tags: eowyn

Steve Bivans
“After ripping through The Hobbit, I read The Lord of the Rings, and the darkness of that story enveloped me in a way that is impossible to explain. I was THERE, in a very real sense. The fear was palpable in the presence of the black-cloaked Ringwraiths, and I could taste the sulfurous fumes of Mt. Doom. I could smell the sweat of horses and hot leather and hear the clash of battle as I rode with the Rohan on the fields of the Pelennor. I bled and died with the sun-king, Theoden. I rose again with Eowyn’s defiance of the Witch King. I soared with the Eagles as they swept the broken and bloody body of Frodo and his companion Samwise the Brave from the smoking crags of the fiery mountain. There has never been such a story, and I don’t think there ever shall be again.”
Steve Bivans, Be a Hobbit, Save the Earth: the Guide to Sustainable Shire Living

J.R.R. Tolkien
“Very fair was her face, and her long hair was like a river of gold. Slender and tall she was in her white robe girt with silver; but strong she seemed and stern as steel, a daughter of kings. Thus Aragon for the first time in the full light of day beheld Eowyn, lady of Rohan, and thought her fair, fair and cold, like a morning of pale spring that is not yet come to womanhood.”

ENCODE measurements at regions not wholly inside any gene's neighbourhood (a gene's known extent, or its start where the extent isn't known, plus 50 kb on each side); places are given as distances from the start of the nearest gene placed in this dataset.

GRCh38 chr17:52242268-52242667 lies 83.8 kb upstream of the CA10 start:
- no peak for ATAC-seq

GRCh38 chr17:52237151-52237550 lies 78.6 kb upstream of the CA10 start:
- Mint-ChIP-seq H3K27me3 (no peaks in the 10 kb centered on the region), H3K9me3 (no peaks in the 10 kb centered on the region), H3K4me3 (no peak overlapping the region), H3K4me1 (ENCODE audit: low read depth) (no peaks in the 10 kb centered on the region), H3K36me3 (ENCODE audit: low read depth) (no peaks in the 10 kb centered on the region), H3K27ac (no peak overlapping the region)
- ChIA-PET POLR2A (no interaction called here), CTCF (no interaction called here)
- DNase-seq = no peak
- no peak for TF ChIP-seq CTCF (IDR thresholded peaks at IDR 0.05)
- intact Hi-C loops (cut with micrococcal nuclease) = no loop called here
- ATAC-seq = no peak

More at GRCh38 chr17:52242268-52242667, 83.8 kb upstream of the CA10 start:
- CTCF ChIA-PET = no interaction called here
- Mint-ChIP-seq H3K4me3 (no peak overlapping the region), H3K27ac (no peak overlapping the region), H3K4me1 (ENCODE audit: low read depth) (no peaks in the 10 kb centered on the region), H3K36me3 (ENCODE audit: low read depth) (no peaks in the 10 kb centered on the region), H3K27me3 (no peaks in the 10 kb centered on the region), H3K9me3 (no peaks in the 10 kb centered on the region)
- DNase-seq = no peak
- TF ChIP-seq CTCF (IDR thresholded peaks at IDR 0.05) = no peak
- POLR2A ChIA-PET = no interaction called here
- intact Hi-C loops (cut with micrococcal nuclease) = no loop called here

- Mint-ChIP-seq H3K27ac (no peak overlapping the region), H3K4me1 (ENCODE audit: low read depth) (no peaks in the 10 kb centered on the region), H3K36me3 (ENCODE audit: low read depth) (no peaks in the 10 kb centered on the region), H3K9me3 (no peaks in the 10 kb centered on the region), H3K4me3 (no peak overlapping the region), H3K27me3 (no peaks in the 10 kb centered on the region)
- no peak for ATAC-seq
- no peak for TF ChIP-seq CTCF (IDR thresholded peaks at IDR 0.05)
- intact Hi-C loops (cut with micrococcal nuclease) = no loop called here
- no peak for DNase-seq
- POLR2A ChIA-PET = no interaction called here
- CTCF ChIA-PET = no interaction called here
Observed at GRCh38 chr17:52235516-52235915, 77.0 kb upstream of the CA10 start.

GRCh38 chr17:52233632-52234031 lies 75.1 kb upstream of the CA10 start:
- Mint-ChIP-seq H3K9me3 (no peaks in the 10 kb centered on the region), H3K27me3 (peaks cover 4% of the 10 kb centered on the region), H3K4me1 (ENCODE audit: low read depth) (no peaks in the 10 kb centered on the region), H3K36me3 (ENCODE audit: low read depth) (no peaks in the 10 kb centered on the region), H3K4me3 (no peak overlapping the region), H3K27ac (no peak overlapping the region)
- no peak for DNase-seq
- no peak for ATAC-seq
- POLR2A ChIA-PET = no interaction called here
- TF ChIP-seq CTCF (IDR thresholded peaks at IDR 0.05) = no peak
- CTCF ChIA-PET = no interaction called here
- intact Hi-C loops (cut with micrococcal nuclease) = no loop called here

J.R.R. Tolkien, The Fellowship of the Ring

J.R.R. Tolkien
“Slowly the lights of the torches in front of Merry flicked and went out, and he was walking in a darkness; and he thought: ‘This is a tunnel leading to a tomb; there we shall stay forever.’ But suddenly into his dream there fell a living voice.
‘Well, Merry! Thank goodness I have found you!’
He looked up and the mist before his eyes cleared a little. There was Pippin! They were face to face in a narrow lane, but for themselves it was empty. He rubbed his eyes.
‘Where is the king?’ He said. ‘And Eowyn?’ Then he stumbled and sat down on a doorstep and began to weep again.
‘They must have gone up into the Citadel,’ said Pippin. ‘I think you must have fallen asleep on your feet and taken the wrong turning. When we found out you were not with them, Gandalf sent me to look for you. Poor old Merry! How glad I am to see you again! But you are worn out, and I won’t bother you with any talk. But tell me, are you hurt, or wounded?’